The British Library courtyard with St Pancras Station beyond
Newton after Blake
Eduardo PaolozziThe British Library, architecturally speaking, is underwhelming, but, in the Sir John Ritblat Treasures of the British Library Gallery with an exhibition of more than two-hundred items, overwhelmingly reveals itself as the treasure house of world culture and knowledge that it is. As the web page for the exhibition states, half of the exhibits have not been in public view for many years and, believe me, the list of those exhibits is formidable. With exhibits such the earliest dated printed book, the Diamond Sutra, Handel's Messiah, the Gutenberg Bible, Laurence Olivier's script for Macbeth, the Anglo-Saxon Chronicle (a thousand-year-old book, give or take a minute or two), a First Folio of Shakespeare, and Magna Carta, this British Library gallery is well-worth a taxi-ride across London. In fact, it's downright awesome!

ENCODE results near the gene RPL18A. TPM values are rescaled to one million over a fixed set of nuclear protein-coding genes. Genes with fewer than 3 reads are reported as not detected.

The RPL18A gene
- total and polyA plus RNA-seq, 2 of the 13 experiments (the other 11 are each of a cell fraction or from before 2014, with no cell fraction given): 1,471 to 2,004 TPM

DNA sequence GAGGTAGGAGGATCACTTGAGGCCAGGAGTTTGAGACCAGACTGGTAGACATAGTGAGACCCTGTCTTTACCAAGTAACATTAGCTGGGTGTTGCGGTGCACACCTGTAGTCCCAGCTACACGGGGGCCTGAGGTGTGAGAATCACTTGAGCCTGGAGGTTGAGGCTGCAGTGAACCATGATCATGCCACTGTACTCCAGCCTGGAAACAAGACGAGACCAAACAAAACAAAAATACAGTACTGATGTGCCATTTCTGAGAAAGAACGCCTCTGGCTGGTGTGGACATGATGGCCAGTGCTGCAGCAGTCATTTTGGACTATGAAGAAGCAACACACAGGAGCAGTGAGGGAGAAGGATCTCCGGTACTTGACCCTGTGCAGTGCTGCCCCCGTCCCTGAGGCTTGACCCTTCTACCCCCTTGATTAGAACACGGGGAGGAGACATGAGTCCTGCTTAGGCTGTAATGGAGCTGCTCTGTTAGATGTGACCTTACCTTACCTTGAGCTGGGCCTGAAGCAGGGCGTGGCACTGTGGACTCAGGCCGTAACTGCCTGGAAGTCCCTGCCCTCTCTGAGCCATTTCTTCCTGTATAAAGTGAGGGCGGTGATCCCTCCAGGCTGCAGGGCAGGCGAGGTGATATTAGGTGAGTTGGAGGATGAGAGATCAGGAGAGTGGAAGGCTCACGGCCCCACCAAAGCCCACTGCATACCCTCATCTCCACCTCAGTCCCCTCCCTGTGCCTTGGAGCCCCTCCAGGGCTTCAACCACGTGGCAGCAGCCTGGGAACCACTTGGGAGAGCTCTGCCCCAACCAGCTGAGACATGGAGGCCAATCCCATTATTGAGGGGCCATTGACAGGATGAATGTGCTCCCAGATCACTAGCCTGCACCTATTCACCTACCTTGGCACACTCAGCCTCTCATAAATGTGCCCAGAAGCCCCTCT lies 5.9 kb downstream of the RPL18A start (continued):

For over forty years the front of King's Cross Station was obscured by a "temporary" structure and it is only recently that structure has been removed and replaced with a relatively new (in modern times) phenomenon – the piazza. Not yet finished, but very well-used by travelers and those who meet them, this new piazza is a place to keep wallets safe and to wonder at the variety of the human face.
King's Cross railway station is fronted with mellow-yellow brick arches that trace the shapes of the massive iron-arched train sheds behind. Easy as it is to forget that for the Victorians (King's Cross was built in 1851) structures such as these were the acme of contemporary technology in architecture – a point that is immediately evident when one walks from the old structure to the new Western Concourse with its soaring fountain of a canopy – a covering suggesting the springing of the gothic arch of St George's Chapel, Windsor, rather than the Gothic of the nearby St Pancras railway station.
King's Cross Western Concourse
Lewis Cubitt, the designer of King's Cross railway station was also responsible for the design of the Great Northern Hotel seen in the photograph below to the left of the station. The hotel has gone from being drab and basic to contemporary "boutique" hotel with a redesign and renovation reputedly costing £45,000,000 ($76,687,117). This is where we stayed for the first of the family parties before we headed north to Lancashire and Scotland.
Photographs of Newton after Blake by Eduardo Paolozzi and the King's Cross Western Concourse are from Wikipedia Commons. All the other photographs are mine.